Hurst Castle
Image: Hurst Castle (© Historic England)

Protecting Hurst Castle

Situated on a remote and exposed shingle spit which commands the Needles Passage between the Isle of Wight and the mainland, Hurst Castle is subjected to immense forces of wind and tide.

In February 2021, a section of wall on the 19th-century east wing of the castle collapsed, after the sea exposed and undercut its foundations. Our team are now hard at work on a major project to protect and bring stability to the castle.

Latest update

2024 has seen conservation continue at Hurst Castle. Since the most recent stage of work last year – in which English Heritage commissioned a study of extensive geotechnical investigations around the castle – the charity has maintained the structural movement monitoring system within the east and west wings which currently show stability with movement within tolerance, and has reinforced the timber groynes to the foreshore of the west wing.

Hurst Castle will re-open to the public in March, and by July the castle will also enjoy brand new interpretation around the site, providing a thorough explanation of the castle’s rich history, from the Tudor period to its involvement in the Second World War.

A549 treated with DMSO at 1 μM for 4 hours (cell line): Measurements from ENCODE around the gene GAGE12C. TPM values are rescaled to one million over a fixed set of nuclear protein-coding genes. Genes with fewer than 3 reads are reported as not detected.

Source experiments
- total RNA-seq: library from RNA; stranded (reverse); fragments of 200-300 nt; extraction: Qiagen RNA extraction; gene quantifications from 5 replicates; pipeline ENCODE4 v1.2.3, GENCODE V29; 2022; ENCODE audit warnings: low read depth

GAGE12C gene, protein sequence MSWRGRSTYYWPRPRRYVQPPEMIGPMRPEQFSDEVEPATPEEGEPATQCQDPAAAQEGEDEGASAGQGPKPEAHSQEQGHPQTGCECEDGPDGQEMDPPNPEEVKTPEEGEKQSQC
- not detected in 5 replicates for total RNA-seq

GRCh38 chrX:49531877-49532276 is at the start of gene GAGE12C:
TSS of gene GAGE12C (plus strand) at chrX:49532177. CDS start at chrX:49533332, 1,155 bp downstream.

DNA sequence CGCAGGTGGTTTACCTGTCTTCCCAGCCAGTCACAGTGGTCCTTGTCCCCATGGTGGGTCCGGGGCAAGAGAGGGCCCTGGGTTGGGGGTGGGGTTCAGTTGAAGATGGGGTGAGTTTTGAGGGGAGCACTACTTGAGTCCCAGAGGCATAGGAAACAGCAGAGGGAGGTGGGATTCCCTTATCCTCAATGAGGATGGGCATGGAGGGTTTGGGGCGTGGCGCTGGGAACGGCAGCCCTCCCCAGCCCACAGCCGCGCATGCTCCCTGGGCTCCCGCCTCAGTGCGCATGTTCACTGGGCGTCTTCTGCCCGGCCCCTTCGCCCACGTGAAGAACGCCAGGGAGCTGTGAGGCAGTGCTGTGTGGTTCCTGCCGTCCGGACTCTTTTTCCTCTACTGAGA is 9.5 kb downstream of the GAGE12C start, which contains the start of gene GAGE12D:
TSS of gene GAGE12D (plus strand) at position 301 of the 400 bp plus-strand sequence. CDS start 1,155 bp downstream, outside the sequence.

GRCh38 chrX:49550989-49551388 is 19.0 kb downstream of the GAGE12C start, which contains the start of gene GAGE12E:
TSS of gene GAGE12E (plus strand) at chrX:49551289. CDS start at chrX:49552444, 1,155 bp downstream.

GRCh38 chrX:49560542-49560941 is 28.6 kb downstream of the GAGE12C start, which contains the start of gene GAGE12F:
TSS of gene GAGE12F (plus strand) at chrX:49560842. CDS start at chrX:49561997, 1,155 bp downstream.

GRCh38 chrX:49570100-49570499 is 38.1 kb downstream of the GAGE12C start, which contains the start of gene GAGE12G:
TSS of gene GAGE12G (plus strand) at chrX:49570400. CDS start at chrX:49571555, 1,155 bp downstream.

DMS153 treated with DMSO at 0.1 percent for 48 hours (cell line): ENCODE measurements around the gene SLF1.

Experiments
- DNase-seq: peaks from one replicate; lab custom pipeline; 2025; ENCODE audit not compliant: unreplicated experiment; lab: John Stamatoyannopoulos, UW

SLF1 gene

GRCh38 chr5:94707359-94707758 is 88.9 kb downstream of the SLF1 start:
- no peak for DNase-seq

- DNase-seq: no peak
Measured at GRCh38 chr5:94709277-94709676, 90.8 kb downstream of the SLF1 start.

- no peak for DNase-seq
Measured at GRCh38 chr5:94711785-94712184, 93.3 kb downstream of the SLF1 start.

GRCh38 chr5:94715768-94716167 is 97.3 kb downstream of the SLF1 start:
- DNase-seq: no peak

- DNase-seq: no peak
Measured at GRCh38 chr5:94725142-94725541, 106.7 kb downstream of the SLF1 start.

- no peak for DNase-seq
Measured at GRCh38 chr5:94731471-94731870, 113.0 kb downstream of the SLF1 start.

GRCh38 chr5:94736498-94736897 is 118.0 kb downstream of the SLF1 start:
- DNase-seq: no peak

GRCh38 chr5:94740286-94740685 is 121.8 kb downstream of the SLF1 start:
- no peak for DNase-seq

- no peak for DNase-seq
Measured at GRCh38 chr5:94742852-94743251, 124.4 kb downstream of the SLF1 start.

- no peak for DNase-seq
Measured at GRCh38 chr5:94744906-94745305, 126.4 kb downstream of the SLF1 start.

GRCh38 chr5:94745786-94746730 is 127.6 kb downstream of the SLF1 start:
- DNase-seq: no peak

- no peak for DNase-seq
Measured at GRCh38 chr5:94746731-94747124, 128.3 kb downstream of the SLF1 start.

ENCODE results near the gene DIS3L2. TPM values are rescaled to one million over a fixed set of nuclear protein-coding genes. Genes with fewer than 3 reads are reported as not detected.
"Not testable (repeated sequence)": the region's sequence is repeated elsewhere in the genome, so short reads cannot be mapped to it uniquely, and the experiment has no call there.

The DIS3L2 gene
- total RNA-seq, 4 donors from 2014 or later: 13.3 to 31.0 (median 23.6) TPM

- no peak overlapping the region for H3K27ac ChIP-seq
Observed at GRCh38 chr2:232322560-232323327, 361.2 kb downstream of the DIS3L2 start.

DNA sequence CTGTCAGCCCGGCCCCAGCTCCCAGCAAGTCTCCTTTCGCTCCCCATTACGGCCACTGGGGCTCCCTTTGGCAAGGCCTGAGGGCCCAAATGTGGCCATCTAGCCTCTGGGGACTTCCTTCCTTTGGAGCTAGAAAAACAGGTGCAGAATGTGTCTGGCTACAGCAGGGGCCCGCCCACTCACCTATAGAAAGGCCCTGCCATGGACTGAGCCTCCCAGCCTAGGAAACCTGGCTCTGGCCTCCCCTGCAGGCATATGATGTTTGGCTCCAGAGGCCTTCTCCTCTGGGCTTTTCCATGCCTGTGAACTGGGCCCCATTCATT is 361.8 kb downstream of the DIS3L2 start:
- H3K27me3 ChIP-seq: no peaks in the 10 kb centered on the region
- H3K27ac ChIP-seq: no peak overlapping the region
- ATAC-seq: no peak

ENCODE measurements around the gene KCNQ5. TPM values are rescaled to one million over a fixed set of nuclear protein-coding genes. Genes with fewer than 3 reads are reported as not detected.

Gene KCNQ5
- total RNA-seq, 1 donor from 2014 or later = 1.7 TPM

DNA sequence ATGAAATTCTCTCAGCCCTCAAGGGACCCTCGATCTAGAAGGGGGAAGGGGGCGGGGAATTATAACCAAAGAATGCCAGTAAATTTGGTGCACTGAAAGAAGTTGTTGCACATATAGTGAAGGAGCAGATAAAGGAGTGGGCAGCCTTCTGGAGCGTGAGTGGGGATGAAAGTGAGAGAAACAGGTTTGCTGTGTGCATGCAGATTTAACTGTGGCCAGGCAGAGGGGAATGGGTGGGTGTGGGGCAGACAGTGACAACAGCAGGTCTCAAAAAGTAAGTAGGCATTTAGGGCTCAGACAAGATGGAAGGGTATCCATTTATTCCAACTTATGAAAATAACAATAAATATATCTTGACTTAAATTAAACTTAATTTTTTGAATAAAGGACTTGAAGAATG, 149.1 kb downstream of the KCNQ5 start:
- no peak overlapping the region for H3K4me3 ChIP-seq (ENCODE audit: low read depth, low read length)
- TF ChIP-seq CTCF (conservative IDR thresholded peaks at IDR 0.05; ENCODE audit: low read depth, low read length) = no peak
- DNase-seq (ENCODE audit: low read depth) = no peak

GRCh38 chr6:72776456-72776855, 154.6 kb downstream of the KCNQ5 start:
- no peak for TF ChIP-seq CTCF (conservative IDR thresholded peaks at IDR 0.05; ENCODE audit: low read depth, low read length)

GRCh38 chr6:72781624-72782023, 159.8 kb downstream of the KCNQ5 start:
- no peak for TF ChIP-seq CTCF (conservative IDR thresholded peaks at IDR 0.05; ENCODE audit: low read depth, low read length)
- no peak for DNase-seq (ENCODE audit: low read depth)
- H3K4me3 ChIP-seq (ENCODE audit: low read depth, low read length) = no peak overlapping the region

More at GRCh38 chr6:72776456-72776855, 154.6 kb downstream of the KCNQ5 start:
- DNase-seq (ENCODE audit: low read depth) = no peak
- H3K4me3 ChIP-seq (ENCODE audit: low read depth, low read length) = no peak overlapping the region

The new revetment sea defences protecting Hurst Castle
The new revetment sea defences protecting Hurst Castle

On site, visitors may also spot conservation in action as attention is turned towards maintaining the Coal Store, Canteen Bar and Tap areas of the castle. Unfortunately, during a recent survey structural cracks in the walls on the front of the Canteen building were found, which means it is necessary to close the area while alterations to the roof are considered and the brickwork is conserved. The situation will continue to be monitored.